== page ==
Bonsai plants fall into two different categories: indoor and outdoor (outdoor plants making up the vast majority). It's very important to be able to distinguish between outdoor and indoor bonsai in order to choose the right plant. Many people unknowingly make the mistake of starting out with a tree suited for the outdoors, and try adapting it to living indoors (which it will never do). A short time after buying the tree it ends up dead. Assuming they are not cut out for the bonsai hobby, they simply throw in the towel and give up. If someone gives you bonsai plant as gift, make sure you find out what kind it is and if it's intended to live indoors or outdoors.
Bonsai grown indoors are usually tropical plants used to year-round warm temperatures that will adapt well to indoor conditions. These plants need full sun and should never be exposed to freezing temperatures.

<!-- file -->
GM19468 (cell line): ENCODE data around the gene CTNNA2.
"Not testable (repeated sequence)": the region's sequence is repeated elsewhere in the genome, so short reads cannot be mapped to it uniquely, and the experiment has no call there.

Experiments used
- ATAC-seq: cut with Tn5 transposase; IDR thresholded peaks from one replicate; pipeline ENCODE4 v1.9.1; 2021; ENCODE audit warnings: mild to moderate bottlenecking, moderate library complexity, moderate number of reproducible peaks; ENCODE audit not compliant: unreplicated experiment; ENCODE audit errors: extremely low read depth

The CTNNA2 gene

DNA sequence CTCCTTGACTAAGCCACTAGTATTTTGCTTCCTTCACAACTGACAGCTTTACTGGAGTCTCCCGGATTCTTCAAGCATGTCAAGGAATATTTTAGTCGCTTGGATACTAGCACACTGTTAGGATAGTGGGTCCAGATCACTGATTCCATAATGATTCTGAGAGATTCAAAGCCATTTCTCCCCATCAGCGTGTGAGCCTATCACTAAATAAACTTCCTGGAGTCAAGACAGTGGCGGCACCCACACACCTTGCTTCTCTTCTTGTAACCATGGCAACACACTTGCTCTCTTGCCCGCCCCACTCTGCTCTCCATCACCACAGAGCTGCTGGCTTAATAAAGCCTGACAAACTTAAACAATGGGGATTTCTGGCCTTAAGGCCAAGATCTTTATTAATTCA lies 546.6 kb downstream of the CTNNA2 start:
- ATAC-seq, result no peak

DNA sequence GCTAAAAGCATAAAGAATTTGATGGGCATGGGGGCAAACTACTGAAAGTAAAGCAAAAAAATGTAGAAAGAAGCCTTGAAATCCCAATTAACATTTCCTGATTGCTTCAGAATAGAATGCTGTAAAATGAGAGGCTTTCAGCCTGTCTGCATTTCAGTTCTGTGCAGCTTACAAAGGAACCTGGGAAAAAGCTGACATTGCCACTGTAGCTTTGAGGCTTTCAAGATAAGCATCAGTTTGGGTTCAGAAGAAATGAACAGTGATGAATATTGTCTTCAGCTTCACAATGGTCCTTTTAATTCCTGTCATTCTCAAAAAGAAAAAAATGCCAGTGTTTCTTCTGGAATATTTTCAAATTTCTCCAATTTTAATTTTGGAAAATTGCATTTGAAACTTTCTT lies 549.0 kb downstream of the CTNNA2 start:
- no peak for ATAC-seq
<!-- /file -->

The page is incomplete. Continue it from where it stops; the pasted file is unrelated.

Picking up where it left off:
Outdoor bonsai are hardy plants and trees that require seasonal change. Plants sold as outdoor bonsai typically come from temperate climates and require a winter-dormancy at near freezing temperatures. They can be kept indoors for a period of no more than a few days, because just like the trees in their native region, they become weak and die in an artificially controlled indoor environment. Outdoor bonsai species include junipers, spruces, and most of the conifers.
To see results, bonsai require years of specialized care. But if given proper care, trees can live for centuries, often much longer than their full-sized counterparts. They make wonderful living family trees. Families have been known to pass bonsai plants from one generation to the next, serving the living as a reminder of those who have passed, while allowing living relatives to add their own element of expression to the tree.